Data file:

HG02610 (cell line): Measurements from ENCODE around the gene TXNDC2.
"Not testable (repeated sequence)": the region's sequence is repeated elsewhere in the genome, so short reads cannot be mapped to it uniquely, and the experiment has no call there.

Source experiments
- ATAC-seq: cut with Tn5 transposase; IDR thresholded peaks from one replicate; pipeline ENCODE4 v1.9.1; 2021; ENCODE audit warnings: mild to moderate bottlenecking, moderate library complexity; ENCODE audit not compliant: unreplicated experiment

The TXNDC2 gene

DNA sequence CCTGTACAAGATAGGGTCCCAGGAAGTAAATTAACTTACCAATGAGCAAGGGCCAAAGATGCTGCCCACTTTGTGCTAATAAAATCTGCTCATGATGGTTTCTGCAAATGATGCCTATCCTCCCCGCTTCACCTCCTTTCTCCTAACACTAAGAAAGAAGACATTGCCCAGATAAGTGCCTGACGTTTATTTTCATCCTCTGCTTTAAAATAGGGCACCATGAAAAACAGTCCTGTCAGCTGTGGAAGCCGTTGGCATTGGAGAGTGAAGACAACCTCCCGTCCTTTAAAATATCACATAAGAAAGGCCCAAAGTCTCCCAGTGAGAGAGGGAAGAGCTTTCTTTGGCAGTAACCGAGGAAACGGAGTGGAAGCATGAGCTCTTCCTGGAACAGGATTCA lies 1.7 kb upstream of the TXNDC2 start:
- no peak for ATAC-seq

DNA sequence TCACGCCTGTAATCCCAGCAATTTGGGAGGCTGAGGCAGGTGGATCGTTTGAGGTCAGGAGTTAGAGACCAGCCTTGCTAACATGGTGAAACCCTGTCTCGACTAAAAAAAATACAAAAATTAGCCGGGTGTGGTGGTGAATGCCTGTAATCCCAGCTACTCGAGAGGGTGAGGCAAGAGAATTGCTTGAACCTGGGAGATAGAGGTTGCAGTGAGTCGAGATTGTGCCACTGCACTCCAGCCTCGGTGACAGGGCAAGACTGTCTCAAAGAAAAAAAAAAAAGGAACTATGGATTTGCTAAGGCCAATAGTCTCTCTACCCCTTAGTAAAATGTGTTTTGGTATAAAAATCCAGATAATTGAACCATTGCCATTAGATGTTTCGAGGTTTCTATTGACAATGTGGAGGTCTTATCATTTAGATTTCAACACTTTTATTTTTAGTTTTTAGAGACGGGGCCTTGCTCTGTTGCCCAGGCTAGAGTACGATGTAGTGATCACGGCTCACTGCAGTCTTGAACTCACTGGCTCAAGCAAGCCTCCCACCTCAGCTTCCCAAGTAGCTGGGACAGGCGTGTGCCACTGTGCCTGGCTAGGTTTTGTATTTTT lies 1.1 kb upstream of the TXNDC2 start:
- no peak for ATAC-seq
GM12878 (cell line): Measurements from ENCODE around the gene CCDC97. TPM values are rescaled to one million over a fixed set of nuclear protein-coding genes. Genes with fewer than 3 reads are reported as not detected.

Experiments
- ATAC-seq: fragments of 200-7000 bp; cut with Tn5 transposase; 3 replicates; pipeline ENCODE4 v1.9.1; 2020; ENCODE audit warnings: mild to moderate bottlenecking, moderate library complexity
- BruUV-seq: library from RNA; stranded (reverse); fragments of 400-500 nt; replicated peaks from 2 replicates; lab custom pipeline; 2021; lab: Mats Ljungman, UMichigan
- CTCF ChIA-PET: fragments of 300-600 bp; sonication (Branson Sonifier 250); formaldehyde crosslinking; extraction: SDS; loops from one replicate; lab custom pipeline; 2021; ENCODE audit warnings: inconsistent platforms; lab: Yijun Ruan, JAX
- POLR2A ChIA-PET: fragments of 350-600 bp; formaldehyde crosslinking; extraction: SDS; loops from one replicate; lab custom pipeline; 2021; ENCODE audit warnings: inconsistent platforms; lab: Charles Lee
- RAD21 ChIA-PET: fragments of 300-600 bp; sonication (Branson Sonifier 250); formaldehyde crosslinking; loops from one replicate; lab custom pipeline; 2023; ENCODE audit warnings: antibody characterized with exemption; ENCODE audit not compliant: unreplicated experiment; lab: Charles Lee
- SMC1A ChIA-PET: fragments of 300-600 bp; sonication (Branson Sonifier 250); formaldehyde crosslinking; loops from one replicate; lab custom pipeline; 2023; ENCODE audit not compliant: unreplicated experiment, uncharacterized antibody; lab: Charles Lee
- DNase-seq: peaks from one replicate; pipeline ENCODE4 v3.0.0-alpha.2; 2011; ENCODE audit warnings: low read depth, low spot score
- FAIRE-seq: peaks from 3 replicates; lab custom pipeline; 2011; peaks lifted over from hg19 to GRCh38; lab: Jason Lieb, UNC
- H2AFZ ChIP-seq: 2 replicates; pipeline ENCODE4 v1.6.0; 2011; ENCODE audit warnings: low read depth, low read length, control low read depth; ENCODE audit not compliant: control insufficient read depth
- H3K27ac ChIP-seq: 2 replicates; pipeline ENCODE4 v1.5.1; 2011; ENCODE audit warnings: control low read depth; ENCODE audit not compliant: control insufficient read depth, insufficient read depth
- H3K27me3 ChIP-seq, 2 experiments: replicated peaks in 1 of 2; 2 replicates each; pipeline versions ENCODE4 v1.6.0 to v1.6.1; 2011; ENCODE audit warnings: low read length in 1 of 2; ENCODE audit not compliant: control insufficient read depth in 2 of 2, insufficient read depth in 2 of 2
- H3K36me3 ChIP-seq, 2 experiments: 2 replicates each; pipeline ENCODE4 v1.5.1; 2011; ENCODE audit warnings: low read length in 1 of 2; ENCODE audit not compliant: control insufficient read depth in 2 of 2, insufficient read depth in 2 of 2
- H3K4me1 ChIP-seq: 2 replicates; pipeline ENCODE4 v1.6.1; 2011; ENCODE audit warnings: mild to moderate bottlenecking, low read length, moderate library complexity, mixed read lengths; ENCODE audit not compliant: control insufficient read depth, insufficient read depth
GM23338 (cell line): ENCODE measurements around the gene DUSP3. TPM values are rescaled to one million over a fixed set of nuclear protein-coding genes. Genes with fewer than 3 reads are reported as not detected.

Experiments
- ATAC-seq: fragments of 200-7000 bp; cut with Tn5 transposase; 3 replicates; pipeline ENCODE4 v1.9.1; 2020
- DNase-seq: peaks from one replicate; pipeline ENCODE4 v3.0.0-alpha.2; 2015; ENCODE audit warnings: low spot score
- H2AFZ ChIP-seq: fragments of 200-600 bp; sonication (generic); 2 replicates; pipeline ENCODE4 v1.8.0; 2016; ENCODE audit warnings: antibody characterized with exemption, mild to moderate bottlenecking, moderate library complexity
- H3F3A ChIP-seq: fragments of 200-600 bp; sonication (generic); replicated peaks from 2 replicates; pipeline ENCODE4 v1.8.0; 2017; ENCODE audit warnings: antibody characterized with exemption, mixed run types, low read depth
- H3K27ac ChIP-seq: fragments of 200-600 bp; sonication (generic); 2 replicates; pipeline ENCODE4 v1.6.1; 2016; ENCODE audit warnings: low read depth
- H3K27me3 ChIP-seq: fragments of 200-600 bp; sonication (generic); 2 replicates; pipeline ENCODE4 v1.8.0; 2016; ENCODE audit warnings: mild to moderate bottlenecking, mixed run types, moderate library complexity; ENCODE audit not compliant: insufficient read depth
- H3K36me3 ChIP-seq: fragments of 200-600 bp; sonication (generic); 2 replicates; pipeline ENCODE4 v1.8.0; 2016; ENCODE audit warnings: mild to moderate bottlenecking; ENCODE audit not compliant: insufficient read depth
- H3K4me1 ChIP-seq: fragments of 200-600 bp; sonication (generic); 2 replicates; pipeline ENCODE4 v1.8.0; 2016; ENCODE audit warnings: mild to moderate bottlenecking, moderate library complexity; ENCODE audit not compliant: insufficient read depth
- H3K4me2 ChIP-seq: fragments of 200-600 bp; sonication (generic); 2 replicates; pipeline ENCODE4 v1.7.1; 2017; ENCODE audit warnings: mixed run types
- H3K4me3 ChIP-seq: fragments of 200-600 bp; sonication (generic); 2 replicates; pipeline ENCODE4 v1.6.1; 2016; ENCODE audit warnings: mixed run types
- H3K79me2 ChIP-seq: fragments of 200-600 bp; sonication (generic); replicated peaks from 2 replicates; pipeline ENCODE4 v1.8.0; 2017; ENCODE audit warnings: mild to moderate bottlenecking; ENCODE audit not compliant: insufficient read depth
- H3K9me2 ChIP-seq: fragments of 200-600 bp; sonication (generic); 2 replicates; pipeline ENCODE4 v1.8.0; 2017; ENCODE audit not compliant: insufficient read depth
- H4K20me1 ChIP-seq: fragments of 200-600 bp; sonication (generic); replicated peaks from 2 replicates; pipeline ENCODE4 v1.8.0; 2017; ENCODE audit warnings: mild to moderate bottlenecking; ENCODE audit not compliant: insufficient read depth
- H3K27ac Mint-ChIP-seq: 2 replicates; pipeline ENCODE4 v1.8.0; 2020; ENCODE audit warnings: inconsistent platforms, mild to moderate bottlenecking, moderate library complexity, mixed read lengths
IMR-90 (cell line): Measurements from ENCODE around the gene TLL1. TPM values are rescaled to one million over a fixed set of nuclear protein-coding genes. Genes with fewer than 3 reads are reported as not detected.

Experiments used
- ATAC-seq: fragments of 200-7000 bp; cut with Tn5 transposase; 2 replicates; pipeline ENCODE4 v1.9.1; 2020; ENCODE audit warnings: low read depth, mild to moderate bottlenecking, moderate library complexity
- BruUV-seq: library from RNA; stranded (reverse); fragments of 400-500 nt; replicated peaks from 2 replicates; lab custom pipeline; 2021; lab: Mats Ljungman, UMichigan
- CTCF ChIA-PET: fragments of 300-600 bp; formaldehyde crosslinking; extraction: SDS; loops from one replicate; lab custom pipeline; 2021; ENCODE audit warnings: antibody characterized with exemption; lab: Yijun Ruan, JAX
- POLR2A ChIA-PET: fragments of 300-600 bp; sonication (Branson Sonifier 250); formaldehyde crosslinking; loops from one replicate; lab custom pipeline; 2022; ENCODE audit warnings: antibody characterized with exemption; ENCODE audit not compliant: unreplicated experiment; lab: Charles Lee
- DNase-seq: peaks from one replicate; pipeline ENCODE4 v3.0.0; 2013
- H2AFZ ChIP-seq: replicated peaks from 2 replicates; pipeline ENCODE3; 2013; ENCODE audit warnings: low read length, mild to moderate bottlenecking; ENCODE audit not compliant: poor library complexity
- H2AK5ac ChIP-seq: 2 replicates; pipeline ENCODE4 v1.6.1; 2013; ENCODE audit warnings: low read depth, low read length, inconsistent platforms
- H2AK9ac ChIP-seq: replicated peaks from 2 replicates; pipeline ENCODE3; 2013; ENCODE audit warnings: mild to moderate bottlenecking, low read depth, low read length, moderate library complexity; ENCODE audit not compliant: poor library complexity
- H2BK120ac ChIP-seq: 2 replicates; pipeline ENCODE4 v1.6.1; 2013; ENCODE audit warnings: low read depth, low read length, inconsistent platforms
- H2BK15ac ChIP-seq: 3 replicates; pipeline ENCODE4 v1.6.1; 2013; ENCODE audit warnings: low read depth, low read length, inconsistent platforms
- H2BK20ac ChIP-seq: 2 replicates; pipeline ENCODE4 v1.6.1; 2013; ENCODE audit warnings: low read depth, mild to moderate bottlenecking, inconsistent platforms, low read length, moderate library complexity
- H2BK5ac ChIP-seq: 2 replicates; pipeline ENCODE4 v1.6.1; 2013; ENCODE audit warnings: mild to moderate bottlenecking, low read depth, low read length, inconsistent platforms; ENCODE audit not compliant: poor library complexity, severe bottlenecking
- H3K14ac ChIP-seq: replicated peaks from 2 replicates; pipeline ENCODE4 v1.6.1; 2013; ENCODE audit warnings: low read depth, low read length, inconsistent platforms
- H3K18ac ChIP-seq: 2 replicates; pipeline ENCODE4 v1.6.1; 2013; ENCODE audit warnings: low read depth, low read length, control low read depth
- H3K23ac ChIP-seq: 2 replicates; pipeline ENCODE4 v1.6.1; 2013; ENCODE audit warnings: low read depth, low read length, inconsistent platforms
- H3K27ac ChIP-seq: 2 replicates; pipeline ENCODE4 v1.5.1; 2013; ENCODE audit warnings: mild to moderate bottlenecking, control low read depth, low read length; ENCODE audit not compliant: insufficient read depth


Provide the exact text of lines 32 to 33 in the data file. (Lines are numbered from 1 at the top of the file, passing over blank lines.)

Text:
- H3K27me3 ChIP-seq: fragments of 200-600 bp; sonication (generic); 2 replicates; pipeline ENCODE4 v1.8.0; 2016; ENCODE audit warnings: mild to moderate bottlenecking, mixed run types, moderate library complexity; ENCODE audit not compliant: insufficient read depth
- H3K36me3 ChIP-seq: fragments of 200-600 bp; sonication (generic); 2 replicates; pipeline ENCODE4 v1.8.0; 2016; ENCODE audit warnings: mild to moderate bottlenecking; ENCODE audit not compliant: insufficient read depth